Antiphospholipid Antibody Profile Stability Over Time: Prospective Results from APS ACTION Clinical Database and Repository.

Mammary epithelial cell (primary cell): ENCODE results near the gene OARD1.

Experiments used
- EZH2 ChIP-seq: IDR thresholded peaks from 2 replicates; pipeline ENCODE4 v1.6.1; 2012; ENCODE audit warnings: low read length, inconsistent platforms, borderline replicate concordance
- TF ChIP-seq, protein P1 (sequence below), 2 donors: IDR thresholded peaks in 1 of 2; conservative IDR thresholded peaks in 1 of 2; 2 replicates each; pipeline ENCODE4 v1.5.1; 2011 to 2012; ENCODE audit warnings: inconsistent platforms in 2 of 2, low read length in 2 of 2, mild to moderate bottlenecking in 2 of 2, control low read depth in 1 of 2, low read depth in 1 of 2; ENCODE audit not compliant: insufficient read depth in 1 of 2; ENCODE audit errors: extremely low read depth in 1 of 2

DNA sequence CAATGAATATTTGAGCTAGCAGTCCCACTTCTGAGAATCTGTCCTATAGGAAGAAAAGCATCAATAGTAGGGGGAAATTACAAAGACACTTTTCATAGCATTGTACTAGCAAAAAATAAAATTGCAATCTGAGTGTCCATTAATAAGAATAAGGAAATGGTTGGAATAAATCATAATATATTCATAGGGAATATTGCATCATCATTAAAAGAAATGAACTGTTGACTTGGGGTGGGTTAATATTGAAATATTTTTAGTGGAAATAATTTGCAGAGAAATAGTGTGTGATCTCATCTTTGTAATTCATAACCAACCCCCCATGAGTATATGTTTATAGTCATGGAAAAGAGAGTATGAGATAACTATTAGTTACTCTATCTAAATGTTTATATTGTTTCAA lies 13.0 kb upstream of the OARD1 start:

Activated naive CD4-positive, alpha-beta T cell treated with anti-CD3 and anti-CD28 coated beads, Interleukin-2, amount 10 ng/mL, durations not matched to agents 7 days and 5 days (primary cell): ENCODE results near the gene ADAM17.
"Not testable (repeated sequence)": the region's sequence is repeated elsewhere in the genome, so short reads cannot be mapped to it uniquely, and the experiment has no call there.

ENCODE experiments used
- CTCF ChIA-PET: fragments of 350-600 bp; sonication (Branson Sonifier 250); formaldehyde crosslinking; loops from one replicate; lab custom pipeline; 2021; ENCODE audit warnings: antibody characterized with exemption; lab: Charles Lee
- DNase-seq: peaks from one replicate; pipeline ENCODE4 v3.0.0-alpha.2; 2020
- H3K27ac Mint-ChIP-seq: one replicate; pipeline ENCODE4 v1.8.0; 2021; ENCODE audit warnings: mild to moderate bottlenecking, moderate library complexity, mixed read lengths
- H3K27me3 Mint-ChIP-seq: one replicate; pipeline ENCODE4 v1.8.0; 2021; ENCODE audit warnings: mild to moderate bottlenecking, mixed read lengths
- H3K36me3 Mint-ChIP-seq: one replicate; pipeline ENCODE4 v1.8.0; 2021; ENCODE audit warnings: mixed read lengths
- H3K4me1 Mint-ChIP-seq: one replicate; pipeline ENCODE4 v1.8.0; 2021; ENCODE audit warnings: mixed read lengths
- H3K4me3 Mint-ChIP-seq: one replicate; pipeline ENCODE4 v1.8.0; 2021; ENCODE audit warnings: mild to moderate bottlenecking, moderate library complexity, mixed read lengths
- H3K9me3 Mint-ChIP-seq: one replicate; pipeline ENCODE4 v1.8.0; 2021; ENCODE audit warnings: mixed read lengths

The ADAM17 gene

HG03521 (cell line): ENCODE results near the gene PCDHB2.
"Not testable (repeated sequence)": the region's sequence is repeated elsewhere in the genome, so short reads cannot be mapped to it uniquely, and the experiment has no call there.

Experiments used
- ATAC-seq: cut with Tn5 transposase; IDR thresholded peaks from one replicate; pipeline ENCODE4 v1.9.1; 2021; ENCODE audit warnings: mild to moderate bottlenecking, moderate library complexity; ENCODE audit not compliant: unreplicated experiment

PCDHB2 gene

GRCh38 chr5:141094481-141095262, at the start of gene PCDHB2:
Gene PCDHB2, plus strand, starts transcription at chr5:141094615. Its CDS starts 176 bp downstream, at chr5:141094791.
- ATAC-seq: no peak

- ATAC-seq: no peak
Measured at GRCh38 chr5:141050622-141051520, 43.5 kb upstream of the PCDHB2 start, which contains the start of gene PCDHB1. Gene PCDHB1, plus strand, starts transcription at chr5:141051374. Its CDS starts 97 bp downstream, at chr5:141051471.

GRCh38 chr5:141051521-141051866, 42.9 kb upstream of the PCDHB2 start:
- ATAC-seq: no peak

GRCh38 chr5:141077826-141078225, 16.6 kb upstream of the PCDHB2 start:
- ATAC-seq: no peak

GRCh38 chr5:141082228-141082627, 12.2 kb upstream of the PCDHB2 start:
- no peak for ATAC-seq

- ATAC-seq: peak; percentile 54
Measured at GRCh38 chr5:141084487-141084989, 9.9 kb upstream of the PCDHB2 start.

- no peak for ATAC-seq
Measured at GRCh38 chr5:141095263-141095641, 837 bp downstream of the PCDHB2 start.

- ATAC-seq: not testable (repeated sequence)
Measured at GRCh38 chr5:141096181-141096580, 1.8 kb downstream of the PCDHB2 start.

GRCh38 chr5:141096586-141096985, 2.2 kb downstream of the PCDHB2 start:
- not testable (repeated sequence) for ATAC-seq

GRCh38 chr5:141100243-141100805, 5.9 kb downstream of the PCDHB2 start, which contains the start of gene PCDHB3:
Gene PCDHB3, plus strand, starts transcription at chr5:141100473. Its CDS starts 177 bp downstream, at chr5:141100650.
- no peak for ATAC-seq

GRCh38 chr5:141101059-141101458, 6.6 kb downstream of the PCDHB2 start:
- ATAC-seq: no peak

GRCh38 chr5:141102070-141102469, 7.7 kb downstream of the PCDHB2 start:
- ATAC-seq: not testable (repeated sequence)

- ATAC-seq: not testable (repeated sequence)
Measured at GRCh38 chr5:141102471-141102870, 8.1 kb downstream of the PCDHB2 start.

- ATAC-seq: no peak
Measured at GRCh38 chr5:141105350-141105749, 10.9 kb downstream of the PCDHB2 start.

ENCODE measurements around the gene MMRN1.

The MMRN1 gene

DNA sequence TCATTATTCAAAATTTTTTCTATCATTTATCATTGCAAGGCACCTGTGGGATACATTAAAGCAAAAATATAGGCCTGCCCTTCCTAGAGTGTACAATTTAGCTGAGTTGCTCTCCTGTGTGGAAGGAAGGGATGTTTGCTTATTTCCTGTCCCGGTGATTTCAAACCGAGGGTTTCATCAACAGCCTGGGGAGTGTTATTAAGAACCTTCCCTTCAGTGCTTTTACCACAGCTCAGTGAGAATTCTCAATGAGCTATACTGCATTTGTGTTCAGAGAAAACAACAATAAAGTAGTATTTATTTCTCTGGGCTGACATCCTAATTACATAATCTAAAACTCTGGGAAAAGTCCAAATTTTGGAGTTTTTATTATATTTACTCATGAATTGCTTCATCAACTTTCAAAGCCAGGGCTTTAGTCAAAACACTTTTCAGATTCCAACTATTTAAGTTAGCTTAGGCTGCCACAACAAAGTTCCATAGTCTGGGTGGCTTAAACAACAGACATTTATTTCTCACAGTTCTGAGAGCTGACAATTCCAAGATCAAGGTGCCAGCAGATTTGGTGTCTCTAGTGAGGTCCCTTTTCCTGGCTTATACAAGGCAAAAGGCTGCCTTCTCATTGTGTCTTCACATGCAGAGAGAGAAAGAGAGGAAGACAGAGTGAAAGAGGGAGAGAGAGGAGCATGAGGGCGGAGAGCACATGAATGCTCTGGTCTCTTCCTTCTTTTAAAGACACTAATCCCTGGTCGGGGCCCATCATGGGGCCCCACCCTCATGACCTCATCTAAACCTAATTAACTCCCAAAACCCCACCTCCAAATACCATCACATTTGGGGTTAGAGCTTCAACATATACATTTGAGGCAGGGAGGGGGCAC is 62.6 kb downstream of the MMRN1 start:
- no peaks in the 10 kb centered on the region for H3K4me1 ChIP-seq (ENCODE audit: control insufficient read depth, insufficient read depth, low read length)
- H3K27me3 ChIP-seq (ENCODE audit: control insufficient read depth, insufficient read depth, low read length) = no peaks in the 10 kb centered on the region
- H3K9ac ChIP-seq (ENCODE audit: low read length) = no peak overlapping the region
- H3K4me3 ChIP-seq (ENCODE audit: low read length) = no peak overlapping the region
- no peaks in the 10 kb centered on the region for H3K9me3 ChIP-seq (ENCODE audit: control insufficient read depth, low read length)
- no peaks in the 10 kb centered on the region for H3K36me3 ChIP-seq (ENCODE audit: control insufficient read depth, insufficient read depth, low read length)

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APS ACTION Registry studies long-term outcomes in persistently antiphospholipid antibody (aPL)-positive patients. Our primary objective was to determine whether clinically meaningful aPL profiles at baseline remain stable over time. Our secondary objectives were to determine a) whether baseline characteristics differ between patients with stable and unstable aPL profiles, and b) predictors of unstable aPL profiles over time.Clinically meaningful aPL profile was defined as positive lupus anticoagulant (LA) test and/or anticardiolipin (aCL)/anti-β2 glycoprotein-I (aβ2GPI) IgG/M ≥40 U. Stable aPL profile was defined as a clinically meaningful aPL profile in at least two-thirds of follow-up measurements. Generalized linear mixed models with logit link were used for primary objective analysis.Of 472 patients with clinically meaningful aPL profile at baseline (median follow up: 5.1 years), 366/472 (78%) patients had stable aPL profiles over time, 54 (11%) unstable; and 52 (11%) inconclusive. Time did not significantly affect odds of maintaining a clinically meaningful aPL profile at follow-up in univariate (p=0.906) and multivariable analysis (p=0.790). Baseline triple aPL positivity decreased (Odds Ratio [OR] 0.25, 95% Confidence Interval [CI] 0.10-0.64, p=0.004) and isolated LA test positivity increased (OR 3.3, 95% CI 1.53-7.13, p=0.002) the odds of an unstable aPL profile over time.Approximately 80% of our international cohort patients with clinically meaningful aPL profile at baseline maintain such at a median follow-up of five years; triple aPL-positivity increase the odds of a stable aPL profile. These results will guide future validation studies of stored blood samples through APS ACTION Core Laboratories.

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